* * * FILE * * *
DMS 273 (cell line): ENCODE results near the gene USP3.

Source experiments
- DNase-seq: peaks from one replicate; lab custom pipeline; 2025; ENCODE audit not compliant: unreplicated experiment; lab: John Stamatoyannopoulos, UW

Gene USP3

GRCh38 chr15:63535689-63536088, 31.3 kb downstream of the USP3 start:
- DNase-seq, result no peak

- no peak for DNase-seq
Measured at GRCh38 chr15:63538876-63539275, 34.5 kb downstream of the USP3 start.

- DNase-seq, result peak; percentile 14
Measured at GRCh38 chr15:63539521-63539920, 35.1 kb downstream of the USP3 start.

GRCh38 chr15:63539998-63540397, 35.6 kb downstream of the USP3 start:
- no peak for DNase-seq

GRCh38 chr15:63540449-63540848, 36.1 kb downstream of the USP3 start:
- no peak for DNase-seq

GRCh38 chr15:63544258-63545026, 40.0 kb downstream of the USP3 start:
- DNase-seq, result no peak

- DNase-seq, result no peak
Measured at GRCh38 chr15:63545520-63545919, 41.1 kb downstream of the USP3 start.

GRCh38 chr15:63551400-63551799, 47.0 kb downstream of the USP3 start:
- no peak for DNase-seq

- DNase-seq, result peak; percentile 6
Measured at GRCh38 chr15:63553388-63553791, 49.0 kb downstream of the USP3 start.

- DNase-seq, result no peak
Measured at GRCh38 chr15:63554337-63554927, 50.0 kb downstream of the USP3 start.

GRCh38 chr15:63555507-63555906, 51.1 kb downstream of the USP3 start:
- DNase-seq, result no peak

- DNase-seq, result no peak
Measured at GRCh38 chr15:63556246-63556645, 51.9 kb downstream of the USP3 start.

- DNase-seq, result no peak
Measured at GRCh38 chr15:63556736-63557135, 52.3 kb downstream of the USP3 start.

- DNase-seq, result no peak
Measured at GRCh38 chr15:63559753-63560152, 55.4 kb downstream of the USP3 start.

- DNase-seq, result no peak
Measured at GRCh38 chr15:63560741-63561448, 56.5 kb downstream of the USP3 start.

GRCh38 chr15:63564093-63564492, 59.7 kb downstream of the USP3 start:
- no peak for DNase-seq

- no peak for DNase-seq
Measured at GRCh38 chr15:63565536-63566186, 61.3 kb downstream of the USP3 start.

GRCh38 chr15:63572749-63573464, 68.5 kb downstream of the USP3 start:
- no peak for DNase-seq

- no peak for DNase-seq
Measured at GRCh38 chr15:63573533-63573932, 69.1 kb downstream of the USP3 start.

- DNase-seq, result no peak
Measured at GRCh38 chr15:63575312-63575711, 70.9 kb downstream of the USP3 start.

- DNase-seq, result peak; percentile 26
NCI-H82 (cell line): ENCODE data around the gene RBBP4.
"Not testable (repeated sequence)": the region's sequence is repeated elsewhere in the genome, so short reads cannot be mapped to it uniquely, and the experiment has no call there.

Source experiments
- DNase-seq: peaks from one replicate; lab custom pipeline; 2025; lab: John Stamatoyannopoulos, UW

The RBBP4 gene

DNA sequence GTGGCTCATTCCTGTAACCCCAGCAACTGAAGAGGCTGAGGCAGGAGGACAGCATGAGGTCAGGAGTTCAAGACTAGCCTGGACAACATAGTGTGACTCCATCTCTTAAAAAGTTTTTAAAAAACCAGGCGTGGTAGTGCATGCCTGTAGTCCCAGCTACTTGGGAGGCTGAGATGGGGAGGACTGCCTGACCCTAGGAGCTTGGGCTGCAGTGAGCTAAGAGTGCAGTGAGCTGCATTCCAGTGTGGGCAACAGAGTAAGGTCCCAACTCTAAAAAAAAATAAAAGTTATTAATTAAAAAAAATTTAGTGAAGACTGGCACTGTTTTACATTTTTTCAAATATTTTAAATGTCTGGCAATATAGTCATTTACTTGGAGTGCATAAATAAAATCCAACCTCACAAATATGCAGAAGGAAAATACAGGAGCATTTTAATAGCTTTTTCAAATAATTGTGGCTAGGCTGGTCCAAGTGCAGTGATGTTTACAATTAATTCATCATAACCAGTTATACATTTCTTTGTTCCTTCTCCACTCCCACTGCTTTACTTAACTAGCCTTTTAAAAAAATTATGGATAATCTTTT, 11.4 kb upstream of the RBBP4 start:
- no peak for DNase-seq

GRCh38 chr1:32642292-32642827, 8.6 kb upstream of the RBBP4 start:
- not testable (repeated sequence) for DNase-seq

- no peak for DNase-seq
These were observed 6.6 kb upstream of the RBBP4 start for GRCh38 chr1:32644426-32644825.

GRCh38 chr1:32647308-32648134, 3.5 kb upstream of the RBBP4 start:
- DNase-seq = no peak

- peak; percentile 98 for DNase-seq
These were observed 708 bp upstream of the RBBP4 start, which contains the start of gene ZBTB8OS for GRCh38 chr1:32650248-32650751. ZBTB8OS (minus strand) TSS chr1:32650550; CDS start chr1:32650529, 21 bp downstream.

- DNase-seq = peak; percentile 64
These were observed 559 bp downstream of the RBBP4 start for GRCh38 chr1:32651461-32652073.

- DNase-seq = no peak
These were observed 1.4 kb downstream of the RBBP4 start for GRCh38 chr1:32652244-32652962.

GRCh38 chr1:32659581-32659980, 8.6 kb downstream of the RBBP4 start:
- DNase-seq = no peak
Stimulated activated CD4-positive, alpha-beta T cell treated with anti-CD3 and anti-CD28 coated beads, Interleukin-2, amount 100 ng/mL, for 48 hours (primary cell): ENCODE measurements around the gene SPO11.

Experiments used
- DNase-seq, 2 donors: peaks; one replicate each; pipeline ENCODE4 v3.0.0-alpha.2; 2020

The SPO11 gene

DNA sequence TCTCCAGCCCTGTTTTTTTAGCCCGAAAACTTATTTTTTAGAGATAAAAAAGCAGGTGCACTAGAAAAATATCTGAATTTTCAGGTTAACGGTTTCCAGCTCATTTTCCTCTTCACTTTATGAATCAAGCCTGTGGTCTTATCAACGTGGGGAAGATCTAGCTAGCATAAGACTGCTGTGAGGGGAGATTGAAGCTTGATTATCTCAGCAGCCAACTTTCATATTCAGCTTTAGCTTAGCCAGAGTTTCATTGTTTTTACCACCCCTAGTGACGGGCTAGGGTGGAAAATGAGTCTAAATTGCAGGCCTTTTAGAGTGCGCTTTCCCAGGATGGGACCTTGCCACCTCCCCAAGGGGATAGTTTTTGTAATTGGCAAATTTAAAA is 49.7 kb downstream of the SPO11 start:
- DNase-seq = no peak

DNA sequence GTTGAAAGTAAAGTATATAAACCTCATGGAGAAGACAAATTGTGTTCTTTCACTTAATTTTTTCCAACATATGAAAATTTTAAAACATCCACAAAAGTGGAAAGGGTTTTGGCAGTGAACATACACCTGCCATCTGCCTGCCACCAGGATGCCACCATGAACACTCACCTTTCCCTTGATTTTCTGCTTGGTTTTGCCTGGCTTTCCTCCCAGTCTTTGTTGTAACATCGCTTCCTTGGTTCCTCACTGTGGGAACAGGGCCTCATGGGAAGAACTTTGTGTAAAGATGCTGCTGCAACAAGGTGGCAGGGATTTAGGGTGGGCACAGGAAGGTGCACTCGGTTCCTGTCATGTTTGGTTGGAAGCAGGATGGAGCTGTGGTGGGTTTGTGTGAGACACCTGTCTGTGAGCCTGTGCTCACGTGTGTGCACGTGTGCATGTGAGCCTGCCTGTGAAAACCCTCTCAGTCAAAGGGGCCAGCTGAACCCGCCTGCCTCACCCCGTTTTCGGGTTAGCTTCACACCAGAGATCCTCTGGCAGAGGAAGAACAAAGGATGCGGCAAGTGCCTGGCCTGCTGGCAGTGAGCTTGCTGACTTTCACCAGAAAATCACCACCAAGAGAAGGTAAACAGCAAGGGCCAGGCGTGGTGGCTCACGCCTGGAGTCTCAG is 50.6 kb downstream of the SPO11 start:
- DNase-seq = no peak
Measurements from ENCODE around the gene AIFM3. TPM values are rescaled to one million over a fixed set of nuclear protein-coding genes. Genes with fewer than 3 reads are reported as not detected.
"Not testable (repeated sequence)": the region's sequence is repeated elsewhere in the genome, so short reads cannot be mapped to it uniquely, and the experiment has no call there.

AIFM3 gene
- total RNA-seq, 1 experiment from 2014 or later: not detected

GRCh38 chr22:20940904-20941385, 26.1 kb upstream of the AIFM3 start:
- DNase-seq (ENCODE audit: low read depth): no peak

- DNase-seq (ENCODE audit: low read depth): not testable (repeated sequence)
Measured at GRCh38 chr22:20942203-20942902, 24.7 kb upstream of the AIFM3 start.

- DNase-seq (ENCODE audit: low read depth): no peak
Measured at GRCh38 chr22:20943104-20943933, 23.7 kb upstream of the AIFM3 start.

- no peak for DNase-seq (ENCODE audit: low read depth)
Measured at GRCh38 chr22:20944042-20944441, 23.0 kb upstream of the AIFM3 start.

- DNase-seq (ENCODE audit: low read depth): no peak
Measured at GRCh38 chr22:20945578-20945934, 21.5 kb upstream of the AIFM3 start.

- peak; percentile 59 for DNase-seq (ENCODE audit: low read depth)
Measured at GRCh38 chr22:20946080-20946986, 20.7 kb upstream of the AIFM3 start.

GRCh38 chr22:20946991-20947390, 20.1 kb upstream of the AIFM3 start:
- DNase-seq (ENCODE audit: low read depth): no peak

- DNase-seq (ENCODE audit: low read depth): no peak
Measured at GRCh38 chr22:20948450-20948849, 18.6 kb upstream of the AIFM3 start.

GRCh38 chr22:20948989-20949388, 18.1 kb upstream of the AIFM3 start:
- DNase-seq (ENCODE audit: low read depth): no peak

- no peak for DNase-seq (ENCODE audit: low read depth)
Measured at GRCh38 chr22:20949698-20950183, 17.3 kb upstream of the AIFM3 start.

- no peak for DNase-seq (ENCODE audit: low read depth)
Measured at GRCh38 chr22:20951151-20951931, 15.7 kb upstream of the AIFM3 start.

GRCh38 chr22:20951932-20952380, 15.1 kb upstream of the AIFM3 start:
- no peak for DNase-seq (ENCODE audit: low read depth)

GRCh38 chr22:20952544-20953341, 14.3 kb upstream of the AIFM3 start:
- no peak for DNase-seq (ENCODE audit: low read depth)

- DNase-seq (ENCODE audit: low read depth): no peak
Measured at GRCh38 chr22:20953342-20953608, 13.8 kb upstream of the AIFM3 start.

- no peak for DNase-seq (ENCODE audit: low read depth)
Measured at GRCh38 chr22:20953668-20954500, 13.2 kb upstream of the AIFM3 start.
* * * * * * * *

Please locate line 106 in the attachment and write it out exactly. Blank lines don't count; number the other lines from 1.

Measured at GRCh38 chr22:20953342-20953608, 13.8 kb upstream of the AIFM3 start.